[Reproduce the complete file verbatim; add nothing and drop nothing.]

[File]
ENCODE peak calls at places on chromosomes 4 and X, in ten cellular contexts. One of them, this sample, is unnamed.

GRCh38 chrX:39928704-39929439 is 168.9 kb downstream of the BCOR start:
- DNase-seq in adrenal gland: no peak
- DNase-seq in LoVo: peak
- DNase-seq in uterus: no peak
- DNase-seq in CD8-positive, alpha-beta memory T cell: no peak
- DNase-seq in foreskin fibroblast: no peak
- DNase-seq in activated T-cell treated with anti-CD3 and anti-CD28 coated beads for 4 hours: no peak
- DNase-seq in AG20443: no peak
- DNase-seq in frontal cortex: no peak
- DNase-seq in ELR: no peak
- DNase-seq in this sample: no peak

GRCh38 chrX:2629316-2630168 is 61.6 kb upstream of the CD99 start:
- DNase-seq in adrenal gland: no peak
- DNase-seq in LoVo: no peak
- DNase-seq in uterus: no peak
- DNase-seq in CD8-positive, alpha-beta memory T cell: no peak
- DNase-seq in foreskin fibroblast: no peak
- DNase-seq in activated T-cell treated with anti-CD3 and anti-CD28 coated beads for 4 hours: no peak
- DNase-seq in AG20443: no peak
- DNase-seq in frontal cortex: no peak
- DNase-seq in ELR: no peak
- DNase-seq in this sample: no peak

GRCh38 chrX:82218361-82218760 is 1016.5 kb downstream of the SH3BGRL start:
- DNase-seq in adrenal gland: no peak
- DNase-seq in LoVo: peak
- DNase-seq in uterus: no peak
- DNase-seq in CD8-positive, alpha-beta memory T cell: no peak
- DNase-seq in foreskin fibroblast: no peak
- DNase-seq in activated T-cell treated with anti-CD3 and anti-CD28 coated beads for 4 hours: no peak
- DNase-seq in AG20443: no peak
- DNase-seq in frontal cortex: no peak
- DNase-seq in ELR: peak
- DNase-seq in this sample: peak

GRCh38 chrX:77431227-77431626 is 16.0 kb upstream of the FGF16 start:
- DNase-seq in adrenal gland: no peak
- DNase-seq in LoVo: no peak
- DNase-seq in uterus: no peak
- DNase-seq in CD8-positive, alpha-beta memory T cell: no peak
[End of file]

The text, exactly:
ENCODE peak calls at places on chromosomes 4 and X, in ten cellular contexts. One of them, this sample, is unnamed.

GRCh38 chrX:39928704-39929439 is 168.9 kb downstream of the BCOR start:
- DNase-seq in adrenal gland: no peak
- DNase-seq in LoVo: peak
- DNase-seq in uterus: no peak
- DNase-seq in CD8-positive, alpha-beta memory T cell: no peak
- DNase-seq in foreskin fibroblast: no peak
- DNase-seq in activated T-cell treated with anti-CD3 and anti-CD28 coated beads for 4 hours: no peak
- DNase-seq in AG20443: no peak
- DNase-seq in frontal cortex: no peak
- DNase-seq in ELR: no peak
- DNase-seq in this sample: no peak

GRCh38 chrX:2629316-2630168 is 61.6 kb upstream of the CD99 start:
- DNase-seq in adrenal gland: no peak
- DNase-seq in LoVo: no peak
- DNase-seq in uterus: no peak
- DNase-seq in CD8-positive, alpha-beta memory T cell: no peak
- DNase-seq in foreskin fibroblast: no peak
- DNase-seq in activated T-cell treated with anti-CD3 and anti-CD28 coated beads for 4 hours: no peak
- DNase-seq in AG20443: no peak
- DNase-seq in frontal cortex: no peak
- DNase-seq in ELR: no peak
- DNase-seq in this sample: no peak

GRCh38 chrX:82218361-82218760 is 1016.5 kb downstream of the SH3BGRL start:
- DNase-seq in adrenal gland: no peak
- DNase-seq in LoVo: peak
- DNase-seq in uterus: no peak
- DNase-seq in CD8-positive, alpha-beta memory T cell: no peak
- DNase-seq in foreskin fibroblast: no peak
- DNase-seq in activated T-cell treated with anti-CD3 and anti-CD28 coated beads for 4 hours: no peak
- DNase-seq in AG20443: no peak
- DNase-seq in frontal cortex: no peak
- DNase-seq in ELR: peak
- DNase-seq in this sample: peak

GRCh38 chrX:77431227-77431626 is 16.0 kb upstream of the FGF16 start:
- DNase-seq in adrenal gland: no peak
- DNase-seq in LoVo: no peak
- DNase-seq in uterus: no peak
- DNase-seq in CD8-positive, alpha-beta memory T cell: no peak